"Part of who I am": Indiana mayor comes out in heartfelt essay ahead of SCOTUS marriage equality ruling

"We’re moving closer to a world in which acceptance is the norm"

By Sophia Tesfaye

Published June 16, 2015 3:17PM (EDT)

 South Bend Mayor Peter Buttigieg       (University of Notre Dame)
South Bend Mayor Peter Buttigieg (University of Notre Dame)

The mayor of South Bend, Indiana has come out as gay ahead of the upcoming Supreme Court decision on same-sex marriage.

Lamenting what he called the "disastrous" efforts to pass religious freedom laws in Indiana earlier this year, Mayor Peter Buttigieg, wrote an essay in the South Bend Tribune revealing his sexual orientation.

The former Rhodes scholar cited "experiences with friends or family members" who come out as gay as helping Americans "see past stereotypes and better understand what being gay is — and is not."

Writing of his own personal journey, Buttigieg said, "I was well into adulthood before I was prepared to acknowledge the simple fact that I am gay. It took years of struggle and growth for me to recognize that it’s just a fact of life, like having brown hair, and part of who I am."

The 32-year-old mayor of South Bend wrote "like most people, I would like to get married one day and eventually raise a family. I hope that when my children are old enough to understand politics, they will be puzzled that someone like me revealing he is gay was ever considered to be newsworthy. By then, all the relevant laws and court decisions will be seen as steps along the path to equality."

Buttigieg, who was first elected Mayor of South Bend in 2011 with 74% of the vote, temporarily left his post as mayor to serve seven months in Afghanistan as a lieutenant in the US Navy Reserves and participated in protests against the war in Iraq while a student at Harvard.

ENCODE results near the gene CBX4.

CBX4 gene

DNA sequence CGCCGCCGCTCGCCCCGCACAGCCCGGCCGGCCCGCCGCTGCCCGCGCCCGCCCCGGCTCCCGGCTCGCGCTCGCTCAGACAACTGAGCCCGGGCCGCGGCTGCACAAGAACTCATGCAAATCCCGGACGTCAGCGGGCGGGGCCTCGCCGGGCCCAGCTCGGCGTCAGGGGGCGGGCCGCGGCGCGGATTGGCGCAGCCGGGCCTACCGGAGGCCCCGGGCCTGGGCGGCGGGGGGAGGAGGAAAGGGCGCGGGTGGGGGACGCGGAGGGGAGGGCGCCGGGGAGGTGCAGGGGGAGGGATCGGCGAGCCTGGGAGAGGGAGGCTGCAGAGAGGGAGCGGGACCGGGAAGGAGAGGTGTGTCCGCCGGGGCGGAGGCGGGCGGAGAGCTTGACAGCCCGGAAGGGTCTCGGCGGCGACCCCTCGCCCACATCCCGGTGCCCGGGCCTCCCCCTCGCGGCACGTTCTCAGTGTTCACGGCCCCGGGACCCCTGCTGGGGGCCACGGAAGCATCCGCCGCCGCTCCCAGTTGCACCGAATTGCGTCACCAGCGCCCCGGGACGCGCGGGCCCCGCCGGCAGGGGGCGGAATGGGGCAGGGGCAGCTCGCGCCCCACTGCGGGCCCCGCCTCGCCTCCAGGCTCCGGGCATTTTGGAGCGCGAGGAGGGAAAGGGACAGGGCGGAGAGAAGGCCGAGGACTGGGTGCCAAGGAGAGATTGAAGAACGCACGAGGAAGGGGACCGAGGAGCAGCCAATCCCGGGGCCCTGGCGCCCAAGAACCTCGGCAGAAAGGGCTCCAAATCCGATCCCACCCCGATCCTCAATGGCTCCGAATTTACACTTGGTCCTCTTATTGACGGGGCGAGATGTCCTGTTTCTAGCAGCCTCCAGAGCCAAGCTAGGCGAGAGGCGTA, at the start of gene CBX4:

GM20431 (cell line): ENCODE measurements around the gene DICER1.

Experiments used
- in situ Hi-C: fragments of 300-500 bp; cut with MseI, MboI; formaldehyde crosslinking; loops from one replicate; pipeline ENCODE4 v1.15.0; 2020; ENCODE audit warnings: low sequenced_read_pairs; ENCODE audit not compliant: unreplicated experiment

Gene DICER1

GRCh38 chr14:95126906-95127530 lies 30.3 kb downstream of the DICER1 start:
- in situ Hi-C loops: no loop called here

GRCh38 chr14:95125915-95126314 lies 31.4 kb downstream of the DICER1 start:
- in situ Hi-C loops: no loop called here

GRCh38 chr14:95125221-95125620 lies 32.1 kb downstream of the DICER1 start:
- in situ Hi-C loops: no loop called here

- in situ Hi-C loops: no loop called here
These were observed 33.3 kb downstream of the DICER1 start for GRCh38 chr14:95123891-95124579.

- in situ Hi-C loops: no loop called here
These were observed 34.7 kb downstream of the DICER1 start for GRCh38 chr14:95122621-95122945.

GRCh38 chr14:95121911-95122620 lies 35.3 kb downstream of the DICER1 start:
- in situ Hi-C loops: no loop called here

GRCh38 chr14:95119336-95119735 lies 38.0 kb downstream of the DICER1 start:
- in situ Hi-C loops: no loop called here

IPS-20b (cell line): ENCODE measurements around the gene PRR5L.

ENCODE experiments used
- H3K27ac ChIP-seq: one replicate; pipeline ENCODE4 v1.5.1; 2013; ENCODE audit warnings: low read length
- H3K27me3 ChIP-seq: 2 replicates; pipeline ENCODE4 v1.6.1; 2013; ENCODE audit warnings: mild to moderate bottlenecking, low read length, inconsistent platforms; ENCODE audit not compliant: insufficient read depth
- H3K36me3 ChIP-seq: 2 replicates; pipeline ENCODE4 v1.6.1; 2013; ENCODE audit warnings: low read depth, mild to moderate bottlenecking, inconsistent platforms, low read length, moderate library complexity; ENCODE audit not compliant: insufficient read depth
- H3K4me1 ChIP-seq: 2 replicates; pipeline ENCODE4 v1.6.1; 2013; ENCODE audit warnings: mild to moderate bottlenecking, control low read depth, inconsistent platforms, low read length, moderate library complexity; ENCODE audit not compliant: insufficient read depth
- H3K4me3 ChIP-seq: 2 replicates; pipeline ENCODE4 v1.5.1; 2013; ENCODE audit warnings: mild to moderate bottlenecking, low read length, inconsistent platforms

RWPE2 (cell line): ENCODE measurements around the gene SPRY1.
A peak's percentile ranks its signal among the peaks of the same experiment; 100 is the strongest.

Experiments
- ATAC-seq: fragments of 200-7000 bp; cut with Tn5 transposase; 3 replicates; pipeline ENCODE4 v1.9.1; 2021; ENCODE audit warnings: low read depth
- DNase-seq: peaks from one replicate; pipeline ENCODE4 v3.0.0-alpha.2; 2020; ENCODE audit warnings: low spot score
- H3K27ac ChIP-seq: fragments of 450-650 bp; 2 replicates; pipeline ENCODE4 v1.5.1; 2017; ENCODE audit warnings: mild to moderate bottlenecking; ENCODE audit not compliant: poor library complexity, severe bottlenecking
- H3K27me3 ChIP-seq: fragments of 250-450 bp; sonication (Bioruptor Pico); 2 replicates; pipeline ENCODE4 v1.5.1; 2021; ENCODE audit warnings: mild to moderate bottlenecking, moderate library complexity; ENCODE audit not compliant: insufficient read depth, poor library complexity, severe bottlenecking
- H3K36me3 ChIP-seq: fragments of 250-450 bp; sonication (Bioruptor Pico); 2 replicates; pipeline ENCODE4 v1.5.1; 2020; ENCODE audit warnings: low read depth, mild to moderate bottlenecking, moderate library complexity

Buttigieg wrote optimistically about the impact of his coming out on the debate over same-sex marriage, saying, "for a conservative resident from a different generation, whose unease with social change is partly rooted in the impression that he doesn’t know anyone gay, perhaps a familiar face can be a reminder that we’re all in this together as a community."

"We’re moving closer to a world in which acceptance is the norm. This kind of social change, considered old news in some parts of the country, is still often divisive around here. But it doesn’t have to be," he wrote. "We’re all finding our way forward, and things will go better if we can manage to do it together."

Sophia Tesfaye

Sophia Tesfaye is Salon's senior editor for news and politics, and resides in Washington, D.C. You can find her on Twitter at @SophiaTesfaye.

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Related Topics ------------------------------------------

Gay Rights Indiana Lgbt Marriage Equality Peter Buttigieg South Bend